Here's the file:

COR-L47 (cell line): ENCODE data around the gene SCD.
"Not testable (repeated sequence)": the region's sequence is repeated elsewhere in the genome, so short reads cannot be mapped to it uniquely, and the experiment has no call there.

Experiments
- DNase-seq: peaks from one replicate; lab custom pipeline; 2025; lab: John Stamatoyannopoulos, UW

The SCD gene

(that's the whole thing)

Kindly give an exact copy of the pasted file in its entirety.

COR-L47 (cell line): ENCODE data around the gene SCD.
"Not testable (repeated sequence)": the region's sequence is repeated elsewhere in the genome, so short reads cannot be mapped to it uniquely, and the experiment has no call there.

Experiments
- DNase-seq: peaks from one replicate; lab custom pipeline; 2025; lab: John Stamatoyannopoulos, UW

The SCD gene